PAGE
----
The new sheer: dreamy, not steamy

The Weekend Australian - Life - - STYLE - KIM­BERLY CHRIS­MAN-CAMP­BELL

In the story of the em­peror’s new clothes, two weavers trick a vain ruler into parad­ing through his king­dom wear­ing a suit they claim is in­vis­i­ble to the un­wor­thy — un­til a child points out that the em­peror is ac­tu­ally naked. I can’t help won­der­ing what Hans Chris­tian An­der­sen would have made of Diane Kruger and Gwen Stefani, who at­tended last month’s Van­ity Fair Os­car party in barely there gowns that made it clear they’d given their un­der­wear the night off.

Such “naked dresses” — lit­tle more than mesh, filmy geor­gette or silk chif­fon sprin­kled with bead­ing or em­broi­dery — have given the sheer trend a racy rep­u­ta­tion. But de­sign­ers such as Mi­uc­cia Prada, Raf Si­mons, Dries Van Noten, Tory Burch and Re­becca Tay­lor have come up with an en­tirely new way to do peek­a­boo that doesn’t re­quire buns (or nerves) of steel: sheer gos­samer pieces — a top, skirt or dress — in white or pas­tel shades are lay­ered over cloth­ing you’re meant to see, al­beit in­dis­tinctly, for a soft­fo­cus glimpse at colours, pat­terns and tex­tures.

Sheers have al­ways mes­merised the fash­ion faith­ful, con­ceal­ing and re­veal­ing at the same time. Marie An­toinette wore ma­chine-made net, an eco­nom­i­cal al­ter­na­tive to hand­made lace. In the ro­man­tic era, long, bil­low­ing over-sleeves of aero­plane — a translu­cent silk — added grace and mys­tery to short-sleeved gowns. The lin­gerie dresses of the Ed­war­dian age had lace in­serts, trans­par­ent sleeves and tis­sue-thin lay­ers of linen — the same ma­te­ri­als used in un­der­gar­ments. And the “nude” look of the mid-1960s brought strate­gi­cally em­bel­lished dresses with se­quins or bands of rib­bon; many women coped by wear­ing flesh-coloured body-stock­ings.

In the past two years, se­duc­tive styles in­creas­ingly be­came more tit­il­lat­ing, of­fer­ing pruri­ent glimps- es of skin through sheer sleeves, veiled backs and pan­els cir­cling the waist or float­ing at the hem. But de­sign­ers be­gan to tire of the tease: The fleshy ex­po­sure of decol­letage and thighs started to feel Ve­gas strip, not haute-cou­ture house.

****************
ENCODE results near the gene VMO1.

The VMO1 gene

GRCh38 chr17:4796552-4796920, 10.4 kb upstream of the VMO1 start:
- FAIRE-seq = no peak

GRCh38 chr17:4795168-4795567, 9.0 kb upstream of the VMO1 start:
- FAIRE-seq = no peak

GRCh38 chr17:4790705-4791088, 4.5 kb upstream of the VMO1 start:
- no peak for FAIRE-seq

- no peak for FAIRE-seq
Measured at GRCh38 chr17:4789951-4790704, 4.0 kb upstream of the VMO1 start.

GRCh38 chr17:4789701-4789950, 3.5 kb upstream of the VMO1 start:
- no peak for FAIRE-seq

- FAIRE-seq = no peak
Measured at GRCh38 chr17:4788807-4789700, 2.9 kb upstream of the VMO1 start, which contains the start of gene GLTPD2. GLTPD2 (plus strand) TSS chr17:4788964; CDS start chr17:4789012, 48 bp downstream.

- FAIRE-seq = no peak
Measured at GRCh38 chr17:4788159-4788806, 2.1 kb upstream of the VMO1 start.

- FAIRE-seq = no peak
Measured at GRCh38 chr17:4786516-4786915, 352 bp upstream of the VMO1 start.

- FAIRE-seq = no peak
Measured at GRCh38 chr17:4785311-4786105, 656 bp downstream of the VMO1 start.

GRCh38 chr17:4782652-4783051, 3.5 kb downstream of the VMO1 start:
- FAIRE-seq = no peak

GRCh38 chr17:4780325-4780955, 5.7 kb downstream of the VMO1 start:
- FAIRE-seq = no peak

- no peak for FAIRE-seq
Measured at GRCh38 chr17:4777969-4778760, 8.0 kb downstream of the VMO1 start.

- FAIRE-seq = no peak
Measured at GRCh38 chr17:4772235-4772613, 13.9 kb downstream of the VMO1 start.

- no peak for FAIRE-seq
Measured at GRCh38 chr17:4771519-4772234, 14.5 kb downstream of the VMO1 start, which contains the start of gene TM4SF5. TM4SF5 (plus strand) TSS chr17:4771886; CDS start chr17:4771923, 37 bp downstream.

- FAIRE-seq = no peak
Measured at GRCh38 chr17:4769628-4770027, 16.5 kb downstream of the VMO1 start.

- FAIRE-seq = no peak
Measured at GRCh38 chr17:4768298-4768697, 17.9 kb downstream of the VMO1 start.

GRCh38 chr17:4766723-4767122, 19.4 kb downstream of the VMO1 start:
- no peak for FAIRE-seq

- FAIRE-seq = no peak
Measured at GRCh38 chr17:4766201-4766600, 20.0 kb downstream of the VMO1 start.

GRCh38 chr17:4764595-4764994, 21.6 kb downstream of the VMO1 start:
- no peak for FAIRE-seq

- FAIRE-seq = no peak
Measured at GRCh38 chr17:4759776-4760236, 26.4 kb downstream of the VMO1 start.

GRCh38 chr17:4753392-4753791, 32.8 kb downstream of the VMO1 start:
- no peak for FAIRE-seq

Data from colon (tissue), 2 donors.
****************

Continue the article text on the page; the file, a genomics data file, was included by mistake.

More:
So this year sheers have re­claimed their el­e­gance, ro­mance and even mod­esty. Un­like the Vic­to­rian-night­gown-in­spired dresses that also walked the run­ways for the north­ern spring, th­ese new out­fits look mod­ern, even fu­tur­is­tic. At Prada, trans­par­ent jack­ets, shirts, coats and dresses topped bril­liantly coloured and pat­terned gar­ments, soft­en­ing the boxy sil­hou­ettes and car­toon-bright hues. The theme con­tin­ued at Miu Miu, where apron-like see-through wrap tops and neg­ligee-style dresses tem­pered the bold prints and se­vere tai­lor­ing. In his last col­lec­tion for Dior, Si­mons lay­ered a multicoloured sheer fab­ric over gar­ments for a water­colour ef­fect. Sub­tle rather than sexy, the parch­ment-thin veil draws the eye to the shift­ing gra­di­ents of hue, not the body be­neath. Si­mons also did white-on-white lay­ers that looked pretty and pris­tine. Other de­sign­ers like how trans­par­ent tex­tiles give them some artis­tic li­cence to play with strong colours and bold prints. John Pa­trick, the de­signer at Or­ganic, draped gauzy slips over rich, opaque hued dresses for a “dream­like” ef­fect.

De­signer Re­becca Tay­lor did the op­po­site, adding tex­tures like cro­cheted lace, ap­pliqued mo­tifs and Ja­panese shi­bori prints to her silk sheers, then lay­er­ing them over solid pieces to heighten those em­bel­lish­ments.

Just how you pull off the look re­lies on what lies be­neath: the gar­ment below must have di­men­sion and tex­ture. In other words, it should be clear that it’s a piece of cloth­ing, not a slip or lin­gerie you have on. It’s an easy way to re­fresh last sea­son’s dark flo­ral blouse or way-too-vivid top, too: slide a sheer T-shirt from Cos or Zara over them — and revel in the feel­ing that what’s old is now re­newed.

A sheer cre­ation by Dries Van Noten on the Paris run­way, left; the Rochas ready-to-wear show, also in Paris, below

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